Sunday, December 27, 2009

Ordering seeds

The week between solstice and the New Year, I stare at seed catalogs, gardeners' pornography.

The sun set a tad later yesterday than it did the day before--while this has been going on for a couple of weeks now, last evening was the first time I felt it in my bones. Time to order seeds.

(Yes, I know I can gather my own seeds, and I do--I have thousands of seeds scattered all over tarnation tucked in baggies, many with indecipherable code. Stamp collectors buy stamps they'll never lick, anglers buy lures they never cast, I save seeds I'll never plant.)

A seed is about promise, a tiny being put together by another, not without cost. Each seed has some stored energy, a few sleepy enzymes ready to be activated, and a tiny embryo.

Within this tiny, living plant rests strings of nucleic acids, with instructions for how to create living mass from air, from water. Mostly from thin air.

There is wilderness in a seed--reminders of the edge of life that we depend on yet cannot control.

Monsanto is the world's largest seed seller. Monsanto can (and does) manipulate the world's food supply. Monsanto is a publicly owned American company. As such, its primary duty is to maximize profit. If you want to read hard-core plant pornography, go visit Monsanto.

In the meantime, I'll continue to use Pinetree Garden Seeds for my seeds, one of many small privately owned companies that exist to sell seeds. I'm sure they make money, too, but I'm also sure that they won't sue me if I save some seeds next year.

Plants will be making seeds long after Monsanto crumbles. On a late December day, when the world outside waits patiently for life-giving sunlight to return, it's good to remember what matters, and dream of Carouby de Maussane pea flowers dancing in an early June breeze.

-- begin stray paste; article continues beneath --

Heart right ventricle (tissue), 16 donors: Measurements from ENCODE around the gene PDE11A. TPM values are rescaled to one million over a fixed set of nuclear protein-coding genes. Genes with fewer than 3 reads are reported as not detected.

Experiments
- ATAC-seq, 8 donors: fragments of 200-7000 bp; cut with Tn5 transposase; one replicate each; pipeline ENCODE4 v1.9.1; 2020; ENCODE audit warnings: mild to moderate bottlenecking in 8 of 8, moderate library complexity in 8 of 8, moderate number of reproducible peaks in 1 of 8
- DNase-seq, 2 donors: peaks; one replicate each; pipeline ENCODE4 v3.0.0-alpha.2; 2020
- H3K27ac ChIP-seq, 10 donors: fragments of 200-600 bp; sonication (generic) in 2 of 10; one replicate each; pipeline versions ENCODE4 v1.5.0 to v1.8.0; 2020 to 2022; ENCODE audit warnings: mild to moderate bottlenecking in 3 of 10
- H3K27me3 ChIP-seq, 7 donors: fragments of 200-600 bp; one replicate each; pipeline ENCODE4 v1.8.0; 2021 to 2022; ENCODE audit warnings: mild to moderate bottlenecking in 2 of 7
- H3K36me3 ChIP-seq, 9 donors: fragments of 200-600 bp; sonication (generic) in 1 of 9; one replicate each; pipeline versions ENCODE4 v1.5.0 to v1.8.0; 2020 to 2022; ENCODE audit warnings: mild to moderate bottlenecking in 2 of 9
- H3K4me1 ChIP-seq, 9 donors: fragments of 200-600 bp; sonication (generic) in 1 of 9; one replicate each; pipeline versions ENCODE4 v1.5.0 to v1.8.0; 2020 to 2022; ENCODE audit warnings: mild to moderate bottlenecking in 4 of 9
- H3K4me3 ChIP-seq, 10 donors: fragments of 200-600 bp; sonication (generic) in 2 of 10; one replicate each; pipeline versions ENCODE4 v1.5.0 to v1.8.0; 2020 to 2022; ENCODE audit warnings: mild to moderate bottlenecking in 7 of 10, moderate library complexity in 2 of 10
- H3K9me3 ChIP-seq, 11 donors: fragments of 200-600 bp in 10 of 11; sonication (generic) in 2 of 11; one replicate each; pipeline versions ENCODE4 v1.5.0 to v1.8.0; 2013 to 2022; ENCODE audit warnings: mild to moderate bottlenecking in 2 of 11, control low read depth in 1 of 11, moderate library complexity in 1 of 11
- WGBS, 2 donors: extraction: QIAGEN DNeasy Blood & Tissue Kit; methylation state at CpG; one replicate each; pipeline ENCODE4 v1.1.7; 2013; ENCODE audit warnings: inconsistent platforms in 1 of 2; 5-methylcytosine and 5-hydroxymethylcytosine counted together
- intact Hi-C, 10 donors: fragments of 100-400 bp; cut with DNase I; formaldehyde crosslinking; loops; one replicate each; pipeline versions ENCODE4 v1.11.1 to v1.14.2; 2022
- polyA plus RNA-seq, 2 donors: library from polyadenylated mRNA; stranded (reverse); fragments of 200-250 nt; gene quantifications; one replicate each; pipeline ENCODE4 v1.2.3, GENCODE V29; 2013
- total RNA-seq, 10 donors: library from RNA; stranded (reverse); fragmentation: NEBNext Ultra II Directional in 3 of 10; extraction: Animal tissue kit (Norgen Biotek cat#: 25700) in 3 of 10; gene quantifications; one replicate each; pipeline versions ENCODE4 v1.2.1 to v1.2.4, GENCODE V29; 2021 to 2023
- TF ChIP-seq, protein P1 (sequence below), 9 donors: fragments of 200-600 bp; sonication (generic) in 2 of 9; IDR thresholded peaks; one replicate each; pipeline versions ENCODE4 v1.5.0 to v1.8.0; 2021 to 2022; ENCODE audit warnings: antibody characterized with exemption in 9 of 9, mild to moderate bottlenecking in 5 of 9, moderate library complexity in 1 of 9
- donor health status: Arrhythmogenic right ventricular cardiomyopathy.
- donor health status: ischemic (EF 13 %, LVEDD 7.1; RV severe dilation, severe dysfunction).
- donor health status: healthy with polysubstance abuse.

Clay Burell said...

If you haven't seen Idiocracy, you really should. Monsanto only gets worse until 2550 or so....

Hope you're well, Michael.

Kate said...

Seed ordering time is the triumph of imagination and hope over the elements. Will this year be hot and dry or cool and damp (like last year)? Will it be heaven for the tomatoes or the broccoli?

Each year we add a raised bed to the back forty. We will add another this year, though this is more of a partial shade bed so we will have to think about what crops we can rotate through there. We have space for four more beds total.

We are planning to grow as much of our food as we can (it's big for a city garden), and I received a mandoline for the holidays so I have a new way to slice and julienne now! Last year we planted garlic for the first time. That's a keeper.

Nice eggplant. (That is what's in the photo, yes?) Got any suggestions for untried garden treasures?

I have three blog posts swirling around in my head. I should get to those.

John Spencer said...

Last year was the first time that we used seeds from our own plants. It was nothing short of amazing to see the life cycle continue.

doyle said...

Dear Clay,

I am always well--it's the Oirish way. Leslie says my tombstone will read--"I'm fine."

I hope you, too, are well. Should Monsanto (or any of us, for that matter) get past 2100 it'll be a miracle.

Dear Kate,

Indeed. If I cannot hibernate, at least let me dwell on seeds. Imbolc's less than 3 months away--won't be long before the dining room table is covered with flats.